The Zennist equates his mystical encounter with a passage from the Lankavatara Sutra:
“Then, Mahamati, sustained by the power of the Buddhas, the Bodhisattva-Mahasattvas at their first stage will attain the Bodhisattva-Samadhi, known as the Light of Mahayana [mahāyana-prabhāsa], which belongs to the Bodhisattva-Mahasattvas. They will immediately see the Tathagatas, Arhats, Fully-Enlightened Ones appearing before them personally, who come from all the different abodes in the ten quarters of the world and who now facing the Bodhisattvas will impart to them their sustaining power displayed with the body, mouth, and words.”
It all made sense. There is an empowerment process that eventually takes place after one-pointedness of Mind. What I had further to learn was the nuts and bolts of Buddhism; to see clearly and simply what the Buddhas were teaching us.
For those who believe that The Zennist’s story is strange to swallow, then they are strangers to the spiritual history of Buddhism. Accompanying the above quote from the Lanka, there are countless other accounts that reveal what he best describes as encountering “The Light of Mahayana”. Buddhism oftentimes describes these “Celestial Light Beings” as referring to the dharmapalas or dharma protectors; they are oftentimes also known as celestial devas—the equivalent of angels within Buddhism; they also represent the Boundless-Spirit of the Unborn. There’s also an account of a form of “alien visitation” in the Lotus Sutra; chapter 23, Gadgadasvara, has Manjushri asking the Buddha about the mental manifestation of Bodhisattva Gadgadasvara, who emanates from the Buddha Realm of Vairocanaraśmiprati maṇḍitā. The Buddha replies that he is a dharma-student from another world. There are many such instances within the sutras wherein Bodhisattvas and other Dharma-Beings travel to and from distant worlds to hear the Buddha preach; the Vimalakriti sutra is an excellent case. Perhaps the most prominent example is in the Gandavyūha-sūtra, or the final segment of the larger Avatamsaka, wherein Sudhana encounters innumerable spiritual friends (kalyana-mitras) during his pilgrimage through countless mind-realms towards enlightenment. Ergo, it seems perfectly plausible that the kalyana-mitras The Zennist encountered are such Bodhisattva-inhabitants from distant celestial, even from inner-dimensional realms—the possibilities are endless.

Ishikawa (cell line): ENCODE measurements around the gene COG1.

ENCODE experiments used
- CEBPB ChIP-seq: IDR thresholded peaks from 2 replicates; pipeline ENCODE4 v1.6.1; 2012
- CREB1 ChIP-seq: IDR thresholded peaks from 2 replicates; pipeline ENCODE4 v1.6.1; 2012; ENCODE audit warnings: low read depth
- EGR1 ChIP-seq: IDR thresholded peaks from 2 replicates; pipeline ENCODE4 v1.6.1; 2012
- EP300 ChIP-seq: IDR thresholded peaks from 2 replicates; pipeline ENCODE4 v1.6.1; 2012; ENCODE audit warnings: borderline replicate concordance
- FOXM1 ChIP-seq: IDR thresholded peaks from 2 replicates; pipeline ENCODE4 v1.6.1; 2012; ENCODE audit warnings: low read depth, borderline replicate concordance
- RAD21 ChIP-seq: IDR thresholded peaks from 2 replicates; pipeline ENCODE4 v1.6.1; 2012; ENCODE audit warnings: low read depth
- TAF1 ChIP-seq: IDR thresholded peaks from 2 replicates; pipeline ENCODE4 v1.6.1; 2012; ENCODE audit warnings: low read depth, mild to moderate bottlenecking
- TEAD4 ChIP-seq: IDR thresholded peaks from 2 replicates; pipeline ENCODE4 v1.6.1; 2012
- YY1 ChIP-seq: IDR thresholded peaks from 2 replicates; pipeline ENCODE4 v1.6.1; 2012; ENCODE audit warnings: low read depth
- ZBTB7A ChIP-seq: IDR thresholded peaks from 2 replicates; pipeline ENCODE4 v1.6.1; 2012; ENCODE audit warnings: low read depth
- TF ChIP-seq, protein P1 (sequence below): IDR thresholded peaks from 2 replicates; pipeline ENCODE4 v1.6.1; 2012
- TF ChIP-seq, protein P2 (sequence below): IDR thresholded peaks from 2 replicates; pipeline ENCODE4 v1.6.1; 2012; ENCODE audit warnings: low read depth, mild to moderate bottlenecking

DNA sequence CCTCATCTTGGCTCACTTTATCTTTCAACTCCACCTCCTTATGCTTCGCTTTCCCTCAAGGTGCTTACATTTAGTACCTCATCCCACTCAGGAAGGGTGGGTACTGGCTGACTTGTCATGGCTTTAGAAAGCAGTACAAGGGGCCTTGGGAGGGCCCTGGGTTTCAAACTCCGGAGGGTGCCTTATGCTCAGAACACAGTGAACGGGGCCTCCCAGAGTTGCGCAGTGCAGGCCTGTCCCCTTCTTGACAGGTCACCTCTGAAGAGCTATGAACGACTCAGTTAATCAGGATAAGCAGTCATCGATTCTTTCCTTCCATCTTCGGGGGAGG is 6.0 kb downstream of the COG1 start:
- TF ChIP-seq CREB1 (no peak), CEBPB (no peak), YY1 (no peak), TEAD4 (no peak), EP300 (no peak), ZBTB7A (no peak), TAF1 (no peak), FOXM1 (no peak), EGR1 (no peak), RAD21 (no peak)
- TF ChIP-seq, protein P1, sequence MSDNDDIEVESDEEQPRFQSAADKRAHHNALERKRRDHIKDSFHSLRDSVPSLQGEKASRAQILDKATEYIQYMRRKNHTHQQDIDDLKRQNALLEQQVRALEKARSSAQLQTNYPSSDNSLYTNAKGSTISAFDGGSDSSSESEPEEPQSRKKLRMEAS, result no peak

The following best surmises The Zennist’s composite vision of his Transcendent Exposure…in his own words:
Buddhism is really about awakening to the absolute substance of reality—the substance that makes up thoughts, space, electrons, gods, ordinary humans, animals, ham sandwiches, and so on. This substance is Mind. When these beings empowered me, what I saw after that was all phenomena, including even our sun, are just compositions of Mind. To see the world that way is truly beautiful. To see it otherwise is samsara.
That essentially describes The Zennist’s remarkable vision that he has so freely shared through these past decades. Mind is the Substance that vivifies and empowers all beings. This Buddha-gnosis is what separates the men from the boys who litter every conceivable corner of the internet. It’s the difference between a “Light-Bringer” and a puthujjana. “We need hope, but more what we need is a real path with an authentic awakening so that we might realize not only our true nature once and for all but at the same time, also realize the true essence of our universe. There is nothing higher and nobler. But I am afraid that few even hear the call.”
The value of lost spiritual-valor lay past ashore…